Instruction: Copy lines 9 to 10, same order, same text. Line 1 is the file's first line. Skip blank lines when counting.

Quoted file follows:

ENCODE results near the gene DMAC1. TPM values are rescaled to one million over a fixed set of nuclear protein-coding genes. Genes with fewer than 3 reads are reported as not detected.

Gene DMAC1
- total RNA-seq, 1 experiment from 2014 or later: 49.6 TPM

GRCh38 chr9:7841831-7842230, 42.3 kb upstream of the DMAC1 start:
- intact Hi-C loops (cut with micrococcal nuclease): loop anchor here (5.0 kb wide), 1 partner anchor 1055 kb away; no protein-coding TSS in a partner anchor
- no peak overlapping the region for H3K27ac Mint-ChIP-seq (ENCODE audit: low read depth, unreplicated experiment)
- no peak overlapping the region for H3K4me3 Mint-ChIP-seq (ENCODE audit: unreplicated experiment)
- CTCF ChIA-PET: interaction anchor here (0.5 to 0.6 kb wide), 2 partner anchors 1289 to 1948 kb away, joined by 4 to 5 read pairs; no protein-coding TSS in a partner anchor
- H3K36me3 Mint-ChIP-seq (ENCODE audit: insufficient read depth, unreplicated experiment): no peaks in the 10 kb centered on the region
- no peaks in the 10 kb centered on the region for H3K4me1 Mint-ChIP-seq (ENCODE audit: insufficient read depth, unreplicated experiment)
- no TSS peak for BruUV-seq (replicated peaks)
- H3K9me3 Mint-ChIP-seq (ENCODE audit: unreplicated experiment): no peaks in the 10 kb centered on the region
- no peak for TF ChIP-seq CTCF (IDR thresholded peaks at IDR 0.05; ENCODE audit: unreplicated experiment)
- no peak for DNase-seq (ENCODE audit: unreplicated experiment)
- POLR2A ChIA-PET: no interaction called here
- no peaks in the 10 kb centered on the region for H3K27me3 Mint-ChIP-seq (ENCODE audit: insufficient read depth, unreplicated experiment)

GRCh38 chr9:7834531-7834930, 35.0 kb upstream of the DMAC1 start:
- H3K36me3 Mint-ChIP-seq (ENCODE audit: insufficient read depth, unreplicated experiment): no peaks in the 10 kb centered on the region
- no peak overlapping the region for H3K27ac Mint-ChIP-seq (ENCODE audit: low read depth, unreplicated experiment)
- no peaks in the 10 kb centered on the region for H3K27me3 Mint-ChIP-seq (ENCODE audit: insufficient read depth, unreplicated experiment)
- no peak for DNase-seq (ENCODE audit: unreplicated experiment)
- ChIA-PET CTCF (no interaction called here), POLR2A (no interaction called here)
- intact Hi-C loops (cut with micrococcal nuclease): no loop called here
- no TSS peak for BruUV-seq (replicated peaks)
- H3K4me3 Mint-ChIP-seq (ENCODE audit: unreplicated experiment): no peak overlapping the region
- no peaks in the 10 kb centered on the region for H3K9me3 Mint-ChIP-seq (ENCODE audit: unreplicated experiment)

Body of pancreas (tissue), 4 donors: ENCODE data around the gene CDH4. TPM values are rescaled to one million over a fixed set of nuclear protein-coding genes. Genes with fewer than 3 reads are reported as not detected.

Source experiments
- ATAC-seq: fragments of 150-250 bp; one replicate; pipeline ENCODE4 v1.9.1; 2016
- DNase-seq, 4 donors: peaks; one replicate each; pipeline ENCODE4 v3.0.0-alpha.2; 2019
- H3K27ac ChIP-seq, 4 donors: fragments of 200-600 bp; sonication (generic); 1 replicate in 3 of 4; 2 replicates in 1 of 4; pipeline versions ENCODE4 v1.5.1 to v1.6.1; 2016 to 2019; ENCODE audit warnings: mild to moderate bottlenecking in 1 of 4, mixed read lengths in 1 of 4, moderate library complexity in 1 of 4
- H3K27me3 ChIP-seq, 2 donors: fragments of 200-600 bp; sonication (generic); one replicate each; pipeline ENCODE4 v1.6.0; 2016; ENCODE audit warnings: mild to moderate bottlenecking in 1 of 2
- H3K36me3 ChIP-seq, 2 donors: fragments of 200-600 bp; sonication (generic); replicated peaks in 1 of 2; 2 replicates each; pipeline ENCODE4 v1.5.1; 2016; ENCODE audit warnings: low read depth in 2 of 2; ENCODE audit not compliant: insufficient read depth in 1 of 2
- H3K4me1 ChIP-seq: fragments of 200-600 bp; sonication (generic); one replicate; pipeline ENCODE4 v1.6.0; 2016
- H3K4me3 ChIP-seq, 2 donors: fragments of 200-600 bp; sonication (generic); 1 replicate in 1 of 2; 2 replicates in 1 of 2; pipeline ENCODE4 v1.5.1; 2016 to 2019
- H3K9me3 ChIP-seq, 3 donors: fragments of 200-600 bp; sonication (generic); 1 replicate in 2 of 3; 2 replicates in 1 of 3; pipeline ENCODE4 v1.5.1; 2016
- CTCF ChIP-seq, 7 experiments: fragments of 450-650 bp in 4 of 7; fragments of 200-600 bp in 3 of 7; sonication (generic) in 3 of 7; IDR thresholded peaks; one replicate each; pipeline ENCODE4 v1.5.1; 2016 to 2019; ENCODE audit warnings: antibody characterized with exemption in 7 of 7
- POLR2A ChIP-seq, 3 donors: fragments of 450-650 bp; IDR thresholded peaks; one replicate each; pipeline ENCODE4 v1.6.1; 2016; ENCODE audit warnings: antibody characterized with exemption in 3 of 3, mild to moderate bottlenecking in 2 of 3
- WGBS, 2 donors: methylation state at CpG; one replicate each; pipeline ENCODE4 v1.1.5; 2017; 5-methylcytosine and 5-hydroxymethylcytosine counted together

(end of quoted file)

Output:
- H3K36me3 Mint-ChIP-seq (ENCODE audit: insufficient read depth, unreplicated experiment): no peaks in the 10 kb centered on the region
- no peaks in the 10 kb centered on the region for H3K4me1 Mint-ChIP-seq (ENCODE audit: insufficient read depth, unreplicated experiment)